Sewing chalk marked grid. Each parallel line should be sewn in the opposite direction.

Sewing parallel lines an inch apart using regular pressure foot and chalk marked lines

Chalk marked lines an inch apart are needed if using regular pressure foot or walking foot without rod guide.


Aqua blue arrows highlight
the four legs of the X.
Fuchsia dashed arrows shows travelling from one parallel line to the next. Notice along the bottom of the photo that the fuchsia dashed line travels along the edge of the sandwich.

Sewing the grid with a regular pressure foot or a walking foot without a rod guide: use traveling an edge to sew neighboring parallel lines in opposite directions.


Sandwich pinned so I can stitch the legs of the X with a regular pressure foot.


Regular flat pressure foot.  After completing the X, stitch along one of the chalk marked parallel lines, pivot (with needle down) at the end of the stitched line, stitch (travel) along the edge, pivot and stitch the neighboring parallel line in the other direction.

  • Pin the sandwich if using a regular pressure foot
  • Sew a parallel line
  • pivot with the needle down
  • sew along the edge
  • pivot with the needle down and sew next parallel line in the opposite direction
walking foot without rod guide

Do the same, traveling along the edge, if using walking foot without rod guide

Sewing the grid using a walking foot with a rod guide:

set rod width

Rod guide inserted into right side of the walking foot.  Ruler used to set guide to be an inch from the needle.

rod on other side

If you are going to stitch (travel) the edge to get to the next parallel line to sew you will need to switch the rod to the other side of the walking foot and remeasure (an inch) to set the rod guide.

slightly under an inch

Rod guide vs chalk marking: I found the rod guide width set with my plastic ruler to be slightly less than the inch width  sewn on a chalk marked line using a 24-inch carpenter ruler made out of metal.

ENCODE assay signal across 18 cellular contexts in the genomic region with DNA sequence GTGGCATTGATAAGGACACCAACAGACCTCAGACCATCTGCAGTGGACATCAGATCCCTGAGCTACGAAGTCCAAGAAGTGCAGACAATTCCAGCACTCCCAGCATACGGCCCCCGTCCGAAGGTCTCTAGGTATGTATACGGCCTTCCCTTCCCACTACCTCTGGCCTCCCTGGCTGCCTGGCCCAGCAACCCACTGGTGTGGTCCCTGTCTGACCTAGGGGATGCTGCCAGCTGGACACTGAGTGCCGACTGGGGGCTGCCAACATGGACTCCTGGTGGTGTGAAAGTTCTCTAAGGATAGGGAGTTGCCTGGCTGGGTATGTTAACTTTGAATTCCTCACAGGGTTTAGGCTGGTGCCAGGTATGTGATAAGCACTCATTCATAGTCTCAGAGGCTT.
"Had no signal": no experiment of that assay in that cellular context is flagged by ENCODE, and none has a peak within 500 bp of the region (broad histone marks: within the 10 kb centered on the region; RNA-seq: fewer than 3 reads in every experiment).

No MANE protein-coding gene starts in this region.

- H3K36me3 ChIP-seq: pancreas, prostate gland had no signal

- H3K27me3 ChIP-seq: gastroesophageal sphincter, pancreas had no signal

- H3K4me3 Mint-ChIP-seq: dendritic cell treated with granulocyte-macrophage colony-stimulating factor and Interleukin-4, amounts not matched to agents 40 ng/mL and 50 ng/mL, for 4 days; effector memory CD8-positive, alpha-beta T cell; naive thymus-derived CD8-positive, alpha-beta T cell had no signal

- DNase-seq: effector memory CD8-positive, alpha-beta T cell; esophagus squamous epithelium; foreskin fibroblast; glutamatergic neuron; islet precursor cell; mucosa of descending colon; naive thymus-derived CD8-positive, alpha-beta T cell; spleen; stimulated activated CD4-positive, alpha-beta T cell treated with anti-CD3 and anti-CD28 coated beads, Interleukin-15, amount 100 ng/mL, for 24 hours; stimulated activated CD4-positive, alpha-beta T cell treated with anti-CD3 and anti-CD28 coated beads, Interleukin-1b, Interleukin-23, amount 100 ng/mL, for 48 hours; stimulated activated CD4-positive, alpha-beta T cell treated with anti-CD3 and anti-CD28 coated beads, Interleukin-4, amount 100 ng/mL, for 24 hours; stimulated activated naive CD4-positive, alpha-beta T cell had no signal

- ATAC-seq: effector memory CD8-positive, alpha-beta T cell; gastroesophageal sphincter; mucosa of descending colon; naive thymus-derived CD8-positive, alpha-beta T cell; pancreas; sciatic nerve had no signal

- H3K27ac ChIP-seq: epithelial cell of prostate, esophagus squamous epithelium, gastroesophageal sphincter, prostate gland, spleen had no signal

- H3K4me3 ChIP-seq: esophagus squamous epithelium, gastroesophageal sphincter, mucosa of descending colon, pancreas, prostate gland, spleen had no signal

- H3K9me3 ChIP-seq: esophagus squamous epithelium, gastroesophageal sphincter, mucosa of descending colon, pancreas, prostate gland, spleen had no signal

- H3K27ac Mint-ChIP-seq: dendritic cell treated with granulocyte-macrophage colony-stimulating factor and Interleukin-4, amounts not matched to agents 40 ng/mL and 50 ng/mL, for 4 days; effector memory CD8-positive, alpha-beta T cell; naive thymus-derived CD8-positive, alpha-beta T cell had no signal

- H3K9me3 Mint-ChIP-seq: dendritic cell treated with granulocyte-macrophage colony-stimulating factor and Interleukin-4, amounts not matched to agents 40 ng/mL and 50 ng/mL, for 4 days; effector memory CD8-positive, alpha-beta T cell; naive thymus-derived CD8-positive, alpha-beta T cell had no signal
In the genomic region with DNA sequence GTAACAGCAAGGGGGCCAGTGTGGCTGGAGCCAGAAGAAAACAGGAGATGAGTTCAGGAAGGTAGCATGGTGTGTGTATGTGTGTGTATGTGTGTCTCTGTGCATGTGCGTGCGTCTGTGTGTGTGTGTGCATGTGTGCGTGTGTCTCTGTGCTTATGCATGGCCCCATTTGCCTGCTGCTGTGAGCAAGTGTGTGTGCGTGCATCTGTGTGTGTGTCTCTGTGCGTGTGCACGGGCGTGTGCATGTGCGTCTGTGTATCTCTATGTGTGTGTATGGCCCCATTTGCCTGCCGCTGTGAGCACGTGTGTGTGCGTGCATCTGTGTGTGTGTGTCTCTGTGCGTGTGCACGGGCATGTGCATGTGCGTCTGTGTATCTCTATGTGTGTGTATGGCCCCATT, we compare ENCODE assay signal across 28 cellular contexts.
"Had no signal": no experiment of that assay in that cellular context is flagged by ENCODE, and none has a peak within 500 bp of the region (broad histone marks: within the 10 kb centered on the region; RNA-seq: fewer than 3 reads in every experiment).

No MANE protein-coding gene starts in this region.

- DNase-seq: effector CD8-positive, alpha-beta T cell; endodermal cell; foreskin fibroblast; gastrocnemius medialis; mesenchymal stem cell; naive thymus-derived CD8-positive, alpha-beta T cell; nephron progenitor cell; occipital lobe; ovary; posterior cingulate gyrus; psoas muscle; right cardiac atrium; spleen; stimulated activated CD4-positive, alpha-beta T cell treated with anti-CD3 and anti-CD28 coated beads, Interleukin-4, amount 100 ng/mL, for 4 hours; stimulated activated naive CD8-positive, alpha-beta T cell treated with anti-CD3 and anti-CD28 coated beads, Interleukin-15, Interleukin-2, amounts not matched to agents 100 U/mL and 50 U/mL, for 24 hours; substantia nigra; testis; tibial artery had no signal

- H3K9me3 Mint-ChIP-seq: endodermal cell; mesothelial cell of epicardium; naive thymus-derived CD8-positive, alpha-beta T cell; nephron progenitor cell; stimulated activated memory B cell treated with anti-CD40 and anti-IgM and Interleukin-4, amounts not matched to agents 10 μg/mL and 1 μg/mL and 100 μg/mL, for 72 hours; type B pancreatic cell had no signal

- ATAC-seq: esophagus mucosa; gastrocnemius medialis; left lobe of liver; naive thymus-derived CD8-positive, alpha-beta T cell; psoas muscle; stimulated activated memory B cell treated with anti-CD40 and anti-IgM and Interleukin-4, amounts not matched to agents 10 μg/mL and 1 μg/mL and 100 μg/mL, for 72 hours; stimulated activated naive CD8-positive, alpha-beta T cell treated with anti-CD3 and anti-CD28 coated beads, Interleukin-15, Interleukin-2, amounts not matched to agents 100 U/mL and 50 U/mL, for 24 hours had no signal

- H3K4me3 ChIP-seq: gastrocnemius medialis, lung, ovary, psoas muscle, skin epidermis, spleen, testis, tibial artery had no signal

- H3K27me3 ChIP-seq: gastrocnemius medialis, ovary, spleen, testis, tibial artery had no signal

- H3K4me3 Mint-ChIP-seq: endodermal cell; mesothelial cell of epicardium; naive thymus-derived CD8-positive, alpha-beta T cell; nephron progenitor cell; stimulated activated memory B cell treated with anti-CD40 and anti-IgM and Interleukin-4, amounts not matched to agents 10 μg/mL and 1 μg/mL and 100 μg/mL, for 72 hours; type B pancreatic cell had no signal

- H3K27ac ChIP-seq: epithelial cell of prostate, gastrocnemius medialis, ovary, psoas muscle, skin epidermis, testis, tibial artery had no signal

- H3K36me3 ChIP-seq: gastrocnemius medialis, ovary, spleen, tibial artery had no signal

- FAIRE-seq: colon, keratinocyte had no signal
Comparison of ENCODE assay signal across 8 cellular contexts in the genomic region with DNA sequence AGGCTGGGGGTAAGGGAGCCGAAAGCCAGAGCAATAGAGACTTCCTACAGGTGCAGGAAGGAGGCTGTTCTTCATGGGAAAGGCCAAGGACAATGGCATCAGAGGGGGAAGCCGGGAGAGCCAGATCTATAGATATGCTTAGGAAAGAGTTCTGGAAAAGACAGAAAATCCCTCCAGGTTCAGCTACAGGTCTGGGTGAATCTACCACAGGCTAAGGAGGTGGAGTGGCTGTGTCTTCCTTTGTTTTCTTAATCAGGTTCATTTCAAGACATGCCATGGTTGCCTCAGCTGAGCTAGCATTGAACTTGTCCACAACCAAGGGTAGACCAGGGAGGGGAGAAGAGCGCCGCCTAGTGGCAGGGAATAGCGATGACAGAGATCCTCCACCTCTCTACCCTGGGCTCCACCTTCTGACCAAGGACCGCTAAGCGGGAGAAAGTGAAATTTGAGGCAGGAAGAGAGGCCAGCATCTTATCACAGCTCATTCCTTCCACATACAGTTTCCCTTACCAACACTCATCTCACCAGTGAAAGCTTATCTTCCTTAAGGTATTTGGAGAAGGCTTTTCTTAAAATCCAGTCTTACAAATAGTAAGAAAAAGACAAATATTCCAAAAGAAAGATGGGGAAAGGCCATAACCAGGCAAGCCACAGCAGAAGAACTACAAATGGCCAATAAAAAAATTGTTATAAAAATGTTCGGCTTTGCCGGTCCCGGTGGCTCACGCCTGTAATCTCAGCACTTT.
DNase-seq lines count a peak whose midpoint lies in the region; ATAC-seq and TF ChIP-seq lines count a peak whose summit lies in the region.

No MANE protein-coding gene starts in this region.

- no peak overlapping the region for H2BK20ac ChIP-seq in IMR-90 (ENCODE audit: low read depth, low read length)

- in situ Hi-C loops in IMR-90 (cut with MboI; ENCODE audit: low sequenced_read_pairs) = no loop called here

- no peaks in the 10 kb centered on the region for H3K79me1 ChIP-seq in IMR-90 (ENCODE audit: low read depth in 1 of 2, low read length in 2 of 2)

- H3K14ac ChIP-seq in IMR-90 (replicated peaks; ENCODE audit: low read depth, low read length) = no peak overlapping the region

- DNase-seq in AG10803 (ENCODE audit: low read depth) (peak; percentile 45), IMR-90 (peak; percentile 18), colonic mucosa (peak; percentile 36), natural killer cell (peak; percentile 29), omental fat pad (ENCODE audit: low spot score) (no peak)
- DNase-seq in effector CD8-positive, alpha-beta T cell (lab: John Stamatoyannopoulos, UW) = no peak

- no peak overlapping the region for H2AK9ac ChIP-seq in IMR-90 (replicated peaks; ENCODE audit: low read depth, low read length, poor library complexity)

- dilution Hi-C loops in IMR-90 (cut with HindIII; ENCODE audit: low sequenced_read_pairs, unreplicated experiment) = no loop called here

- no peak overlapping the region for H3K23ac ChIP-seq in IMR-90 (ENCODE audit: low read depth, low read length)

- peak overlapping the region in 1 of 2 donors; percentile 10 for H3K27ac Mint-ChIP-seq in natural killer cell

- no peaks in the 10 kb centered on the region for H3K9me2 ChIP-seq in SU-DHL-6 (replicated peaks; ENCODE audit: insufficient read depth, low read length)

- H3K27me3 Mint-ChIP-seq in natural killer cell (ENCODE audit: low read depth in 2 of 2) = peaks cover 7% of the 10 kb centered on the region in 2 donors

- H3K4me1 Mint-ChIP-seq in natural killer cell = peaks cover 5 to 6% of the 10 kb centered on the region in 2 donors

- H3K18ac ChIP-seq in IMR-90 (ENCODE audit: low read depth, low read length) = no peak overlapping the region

The web tutorial from which I first learned to sew parallel lines with a rod guide taught to stitch a parallel line, switch the rod guide to the other side of the walking foot, travel along the edge, followed by stitching the next parallel line an inch away from the previous sewn parallel line.

Each time the rod guide is switch to another side of the walking foot the width between needle and rod guide has to be remeasured.

That is a lot of switching and measuring when stitching a 16-inch square grid. Plus I found that an inch on my short 6-inch plastic ruler is slightly less than an inch measured on my carpenter (steel) ruler.

set using previous sewn widths

My method with a rod guide: Use the carpenter ruler to chalk mark the X and the first two parallel lines. Then use width between the sewn parallel lines to set width between needle and rod guide.

opposite 002

Each parallel line needs to be sewn in opposite direction of its neighboring parallel line.  To achieve this, I sew a parallel line (width set by rod guide), snip threads leaving long thread tails, flip sandwich over.  Long tails show me where to begin next parallel line. Snip long tails off, sew parallel line an inch over.

opposite 003

Photo shows tails left long at end of last parallel line, flip sandwich over.  Getting ready to snip off long tails and begin to sew next parallel line.

Choices are:

  • Without use of a rod guide – chalk mark the grid. Sew a line, pivot with needle down, travel (sew) along sandwich edge, pivot and sew next parallel line.